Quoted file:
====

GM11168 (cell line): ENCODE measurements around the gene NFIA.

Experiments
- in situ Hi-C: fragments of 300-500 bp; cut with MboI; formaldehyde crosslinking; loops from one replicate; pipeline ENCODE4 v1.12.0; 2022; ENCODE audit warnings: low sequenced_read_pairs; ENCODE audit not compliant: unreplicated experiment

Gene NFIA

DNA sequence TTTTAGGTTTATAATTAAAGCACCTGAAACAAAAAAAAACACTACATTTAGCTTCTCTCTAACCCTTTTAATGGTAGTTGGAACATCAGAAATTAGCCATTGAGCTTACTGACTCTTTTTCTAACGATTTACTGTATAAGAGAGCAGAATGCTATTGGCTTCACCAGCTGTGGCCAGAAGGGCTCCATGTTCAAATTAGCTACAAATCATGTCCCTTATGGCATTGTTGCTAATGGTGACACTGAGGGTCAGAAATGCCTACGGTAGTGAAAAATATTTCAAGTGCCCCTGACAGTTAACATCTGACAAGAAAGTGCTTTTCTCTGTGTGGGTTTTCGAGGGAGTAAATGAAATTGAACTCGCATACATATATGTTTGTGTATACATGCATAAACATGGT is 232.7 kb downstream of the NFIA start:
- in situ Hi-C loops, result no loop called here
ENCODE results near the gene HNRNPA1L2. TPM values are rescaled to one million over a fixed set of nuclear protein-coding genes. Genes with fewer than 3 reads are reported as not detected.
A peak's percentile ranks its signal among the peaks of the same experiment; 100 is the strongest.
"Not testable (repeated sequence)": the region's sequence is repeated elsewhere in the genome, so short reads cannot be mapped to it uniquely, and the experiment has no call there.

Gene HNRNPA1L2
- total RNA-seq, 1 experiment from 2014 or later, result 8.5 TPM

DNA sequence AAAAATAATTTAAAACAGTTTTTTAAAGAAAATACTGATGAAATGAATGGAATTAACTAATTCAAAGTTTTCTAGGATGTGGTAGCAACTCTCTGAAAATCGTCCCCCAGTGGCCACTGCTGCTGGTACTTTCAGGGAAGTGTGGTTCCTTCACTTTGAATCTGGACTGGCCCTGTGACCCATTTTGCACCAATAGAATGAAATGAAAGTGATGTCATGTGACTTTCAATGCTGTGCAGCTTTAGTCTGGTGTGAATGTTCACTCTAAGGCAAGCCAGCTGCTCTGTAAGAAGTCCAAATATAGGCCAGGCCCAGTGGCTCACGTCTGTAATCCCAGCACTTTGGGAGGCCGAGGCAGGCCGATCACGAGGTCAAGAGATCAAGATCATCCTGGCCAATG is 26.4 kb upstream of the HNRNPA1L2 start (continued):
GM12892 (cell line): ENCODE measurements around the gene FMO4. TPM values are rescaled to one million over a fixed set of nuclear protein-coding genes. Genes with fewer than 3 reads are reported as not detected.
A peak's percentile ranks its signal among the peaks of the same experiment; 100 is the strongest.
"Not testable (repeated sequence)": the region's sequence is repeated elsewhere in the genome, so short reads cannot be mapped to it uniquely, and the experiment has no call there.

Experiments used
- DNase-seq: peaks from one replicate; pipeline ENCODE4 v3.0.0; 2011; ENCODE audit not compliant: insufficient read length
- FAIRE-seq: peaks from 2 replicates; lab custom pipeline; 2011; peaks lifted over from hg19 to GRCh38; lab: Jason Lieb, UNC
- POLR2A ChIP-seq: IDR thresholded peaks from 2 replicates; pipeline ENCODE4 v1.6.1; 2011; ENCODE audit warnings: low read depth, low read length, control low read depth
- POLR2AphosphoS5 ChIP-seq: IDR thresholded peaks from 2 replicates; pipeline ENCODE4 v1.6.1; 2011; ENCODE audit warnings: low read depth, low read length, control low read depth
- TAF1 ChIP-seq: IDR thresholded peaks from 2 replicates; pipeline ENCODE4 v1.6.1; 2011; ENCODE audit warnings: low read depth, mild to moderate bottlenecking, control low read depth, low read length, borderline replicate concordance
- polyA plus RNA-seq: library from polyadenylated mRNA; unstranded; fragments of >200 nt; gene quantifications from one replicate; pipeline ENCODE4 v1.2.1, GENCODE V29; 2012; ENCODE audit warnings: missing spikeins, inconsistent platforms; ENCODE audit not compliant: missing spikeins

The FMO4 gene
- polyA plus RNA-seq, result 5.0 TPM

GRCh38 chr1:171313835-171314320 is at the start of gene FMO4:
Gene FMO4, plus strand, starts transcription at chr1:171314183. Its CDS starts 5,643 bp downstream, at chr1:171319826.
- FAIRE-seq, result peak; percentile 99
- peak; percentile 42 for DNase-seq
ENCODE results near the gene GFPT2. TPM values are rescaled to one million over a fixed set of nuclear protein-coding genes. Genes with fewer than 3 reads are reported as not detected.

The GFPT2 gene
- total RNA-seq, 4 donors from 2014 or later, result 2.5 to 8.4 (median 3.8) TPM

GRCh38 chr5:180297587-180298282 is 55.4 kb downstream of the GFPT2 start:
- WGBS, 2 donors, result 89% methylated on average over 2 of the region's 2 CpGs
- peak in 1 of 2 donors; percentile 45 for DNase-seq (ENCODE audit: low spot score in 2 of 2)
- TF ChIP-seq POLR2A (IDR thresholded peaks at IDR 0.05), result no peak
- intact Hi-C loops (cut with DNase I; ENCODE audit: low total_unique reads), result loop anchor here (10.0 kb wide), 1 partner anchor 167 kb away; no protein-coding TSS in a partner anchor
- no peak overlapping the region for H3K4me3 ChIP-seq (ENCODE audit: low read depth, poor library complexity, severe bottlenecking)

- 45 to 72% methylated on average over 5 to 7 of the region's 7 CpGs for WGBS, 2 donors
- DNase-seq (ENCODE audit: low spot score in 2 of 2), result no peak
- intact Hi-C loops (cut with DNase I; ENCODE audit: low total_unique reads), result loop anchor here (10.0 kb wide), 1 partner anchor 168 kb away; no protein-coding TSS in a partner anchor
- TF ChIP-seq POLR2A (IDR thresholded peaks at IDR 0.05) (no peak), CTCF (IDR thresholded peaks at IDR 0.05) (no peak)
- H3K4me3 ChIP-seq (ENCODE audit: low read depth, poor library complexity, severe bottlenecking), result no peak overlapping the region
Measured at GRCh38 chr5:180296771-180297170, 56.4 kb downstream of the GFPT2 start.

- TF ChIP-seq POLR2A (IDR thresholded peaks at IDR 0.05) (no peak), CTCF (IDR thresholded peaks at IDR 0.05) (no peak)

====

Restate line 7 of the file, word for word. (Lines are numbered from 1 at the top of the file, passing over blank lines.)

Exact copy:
ENCODE results near the gene HNRNPA1L2. TPM values are rescaled to one million over a fixed set of nuclear protein-coding genes. Genes with fewer than 3 reads are reported as not detected.